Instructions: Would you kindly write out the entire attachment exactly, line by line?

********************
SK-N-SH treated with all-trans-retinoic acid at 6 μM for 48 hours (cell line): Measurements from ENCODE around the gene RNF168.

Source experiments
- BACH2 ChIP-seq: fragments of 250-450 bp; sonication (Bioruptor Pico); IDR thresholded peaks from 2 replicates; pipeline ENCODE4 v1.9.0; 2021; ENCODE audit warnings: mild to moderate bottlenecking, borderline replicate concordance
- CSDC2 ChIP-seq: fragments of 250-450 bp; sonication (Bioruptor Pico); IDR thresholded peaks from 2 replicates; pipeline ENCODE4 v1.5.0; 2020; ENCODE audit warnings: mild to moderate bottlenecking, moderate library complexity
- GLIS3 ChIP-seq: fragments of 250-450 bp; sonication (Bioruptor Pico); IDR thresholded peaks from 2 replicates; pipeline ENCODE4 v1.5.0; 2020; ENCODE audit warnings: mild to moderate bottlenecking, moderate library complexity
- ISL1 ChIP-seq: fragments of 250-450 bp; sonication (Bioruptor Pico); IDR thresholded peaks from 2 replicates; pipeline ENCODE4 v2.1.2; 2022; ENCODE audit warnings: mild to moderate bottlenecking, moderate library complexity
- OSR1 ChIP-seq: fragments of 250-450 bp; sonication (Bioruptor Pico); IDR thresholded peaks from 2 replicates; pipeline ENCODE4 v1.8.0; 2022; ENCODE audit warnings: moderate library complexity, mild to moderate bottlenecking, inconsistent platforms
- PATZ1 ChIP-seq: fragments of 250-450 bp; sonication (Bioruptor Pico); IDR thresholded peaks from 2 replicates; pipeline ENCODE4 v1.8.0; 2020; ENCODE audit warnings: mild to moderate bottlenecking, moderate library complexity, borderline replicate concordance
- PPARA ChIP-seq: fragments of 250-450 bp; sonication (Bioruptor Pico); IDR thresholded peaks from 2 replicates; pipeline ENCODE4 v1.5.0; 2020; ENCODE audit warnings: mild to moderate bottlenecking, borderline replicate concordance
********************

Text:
SK-N-SH treated with all-trans-retinoic acid at 6 μM for 48 hours (cell line): Measurements from ENCODE around the gene RNF168.

Source experiments
- BACH2 ChIP-seq: fragments of 250-450 bp; sonication (Bioruptor Pico); IDR thresholded peaks from 2 replicates; pipeline ENCODE4 v1.9.0; 2021; ENCODE audit warnings: mild to moderate bottlenecking, borderline replicate concordance
- CSDC2 ChIP-seq: fragments of 250-450 bp; sonication (Bioruptor Pico); IDR thresholded peaks from 2 replicates; pipeline ENCODE4 v1.5.0; 2020; ENCODE audit warnings: mild to moderate bottlenecking, moderate library complexity
- GLIS3 ChIP-seq: fragments of 250-450 bp; sonication (Bioruptor Pico); IDR thresholded peaks from 2 replicates; pipeline ENCODE4 v1.5.0; 2020; ENCODE audit warnings: mild to moderate bottlenecking, moderate library complexity
- ISL1 ChIP-seq: fragments of 250-450 bp; sonication (Bioruptor Pico); IDR thresholded peaks from 2 replicates; pipeline ENCODE4 v2.1.2; 2022; ENCODE audit warnings: mild to moderate bottlenecking, moderate library complexity
- OSR1 ChIP-seq: fragments of 250-450 bp; sonication (Bioruptor Pico); IDR thresholded peaks from 2 replicates; pipeline ENCODE4 v1.8.0; 2022; ENCODE audit warnings: moderate library complexity, mild to moderate bottlenecking, inconsistent platforms
- PATZ1 ChIP-seq: fragments of 250-450 bp; sonication (Bioruptor Pico); IDR thresholded peaks from 2 replicates; pipeline ENCODE4 v1.8.0; 2020; ENCODE audit warnings: mild to moderate bottlenecking, moderate library complexity, borderline replicate concordance
- PPARA ChIP-seq: fragments of 250-450 bp; sonication (Bioruptor Pico); IDR thresholded peaks from 2 replicates; pipeline ENCODE4 v1.5.0; 2020; ENCODE audit warnings: mild to moderate bottlenecking, borderline replicate concordance